It didn’t help that Drupal releases early and often – and with breaking changes, causing plugins to be abandoned left and right and themes to stop working and everything to change all the time. I soon grew tired of that.


Back then, I was also running my blog in a separate WordPress site. I had neglected updating WordPress and at the end of 2009, a spam bot had used some WordPress exploit to hide all kinds of disgusting stuff in my pages. When I finally noticed, I had payed to host the spammer’s crap and to further his reputation for about 6 weeks. In return, it saw fit to delete large parts of my posts because this particular spam bot was unable to distinguish between its own <-- hidden spam starts here --> markings and commented sections of HTML (something I did very often while arranging and reworking posts).

So to make it short, I was a bit pissed and decided to no longer blog using WordPress. In the end, I combined both my Drupal website and what was left of my WordPress blog to Joomla.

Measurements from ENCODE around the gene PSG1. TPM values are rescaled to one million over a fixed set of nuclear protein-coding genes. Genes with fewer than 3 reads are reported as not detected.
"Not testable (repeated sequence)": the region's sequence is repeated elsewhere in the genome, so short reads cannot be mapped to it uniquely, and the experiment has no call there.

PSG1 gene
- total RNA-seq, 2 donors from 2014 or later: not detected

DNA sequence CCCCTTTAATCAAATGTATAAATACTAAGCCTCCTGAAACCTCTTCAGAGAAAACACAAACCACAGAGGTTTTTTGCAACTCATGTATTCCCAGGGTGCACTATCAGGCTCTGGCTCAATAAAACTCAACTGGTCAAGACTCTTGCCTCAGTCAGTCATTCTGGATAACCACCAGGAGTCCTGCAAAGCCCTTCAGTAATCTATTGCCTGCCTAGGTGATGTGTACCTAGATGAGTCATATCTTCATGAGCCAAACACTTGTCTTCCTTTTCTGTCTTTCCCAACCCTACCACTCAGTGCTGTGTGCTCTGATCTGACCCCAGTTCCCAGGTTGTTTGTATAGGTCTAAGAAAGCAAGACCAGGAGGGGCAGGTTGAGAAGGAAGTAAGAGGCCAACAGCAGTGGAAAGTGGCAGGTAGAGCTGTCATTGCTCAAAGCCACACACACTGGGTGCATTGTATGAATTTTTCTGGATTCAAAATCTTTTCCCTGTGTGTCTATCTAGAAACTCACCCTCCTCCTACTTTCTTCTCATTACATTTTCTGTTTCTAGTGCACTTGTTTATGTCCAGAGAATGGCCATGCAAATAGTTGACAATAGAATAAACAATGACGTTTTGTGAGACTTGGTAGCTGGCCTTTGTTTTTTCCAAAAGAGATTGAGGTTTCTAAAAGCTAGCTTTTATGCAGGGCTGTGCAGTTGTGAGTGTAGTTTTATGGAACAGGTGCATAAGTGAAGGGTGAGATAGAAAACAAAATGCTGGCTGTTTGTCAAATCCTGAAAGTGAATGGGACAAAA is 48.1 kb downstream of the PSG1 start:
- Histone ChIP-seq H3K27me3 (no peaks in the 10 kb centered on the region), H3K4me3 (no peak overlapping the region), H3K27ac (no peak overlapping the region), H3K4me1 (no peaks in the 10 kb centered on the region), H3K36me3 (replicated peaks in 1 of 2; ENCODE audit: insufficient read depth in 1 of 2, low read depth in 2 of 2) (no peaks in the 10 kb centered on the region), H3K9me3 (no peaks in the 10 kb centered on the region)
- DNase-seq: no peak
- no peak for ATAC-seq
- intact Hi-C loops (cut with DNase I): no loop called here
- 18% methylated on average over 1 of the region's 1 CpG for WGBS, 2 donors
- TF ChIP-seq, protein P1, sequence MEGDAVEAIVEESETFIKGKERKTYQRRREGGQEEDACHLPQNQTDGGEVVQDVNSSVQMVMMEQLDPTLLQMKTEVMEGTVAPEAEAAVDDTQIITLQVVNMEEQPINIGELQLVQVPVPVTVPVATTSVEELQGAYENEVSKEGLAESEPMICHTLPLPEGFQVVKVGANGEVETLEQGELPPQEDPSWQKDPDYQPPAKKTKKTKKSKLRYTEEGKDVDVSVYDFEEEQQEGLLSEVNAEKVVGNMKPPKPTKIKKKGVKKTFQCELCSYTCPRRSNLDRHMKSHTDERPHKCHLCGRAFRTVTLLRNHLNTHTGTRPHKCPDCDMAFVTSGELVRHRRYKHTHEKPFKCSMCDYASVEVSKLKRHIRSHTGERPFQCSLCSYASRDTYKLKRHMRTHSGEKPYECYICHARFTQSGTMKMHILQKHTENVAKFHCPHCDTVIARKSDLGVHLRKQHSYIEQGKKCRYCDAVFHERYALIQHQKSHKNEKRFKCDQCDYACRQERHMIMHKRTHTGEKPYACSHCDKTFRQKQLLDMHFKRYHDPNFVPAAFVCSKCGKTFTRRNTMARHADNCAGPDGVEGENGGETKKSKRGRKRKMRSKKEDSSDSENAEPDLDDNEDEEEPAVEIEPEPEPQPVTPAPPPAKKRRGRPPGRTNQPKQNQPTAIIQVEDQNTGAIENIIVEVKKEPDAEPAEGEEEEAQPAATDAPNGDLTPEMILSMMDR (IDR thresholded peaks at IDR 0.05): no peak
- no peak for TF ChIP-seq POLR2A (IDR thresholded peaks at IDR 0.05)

The Joomla logo, four stylized people in different colors holding hands, seen from above

Joomla had a history of remaining stable – they fixed bugs and added smaller things, but they seemed to avoid breaking changes and major new releases like the plague. On one side, it was a fixed, slightly outdated system – on the other side you could expect all of the plugins to keep working and your theme to still display the same a year or two down the road.

Joomla is a bit quirky in many places – for example it has a fixed two-level category tree, the two levels being named "sections" and "categories", the terms used making no sense at all. Sections are page types – so you could have a "pages" section for your static pages, and a "blog" section for your blog posts. Plugins are called "extensions" the term "plugin" is used for functionality added to special extension points by "extensions" and panels you can put on a page are given the name "modules". There should be a Joomla <-> English dictionary.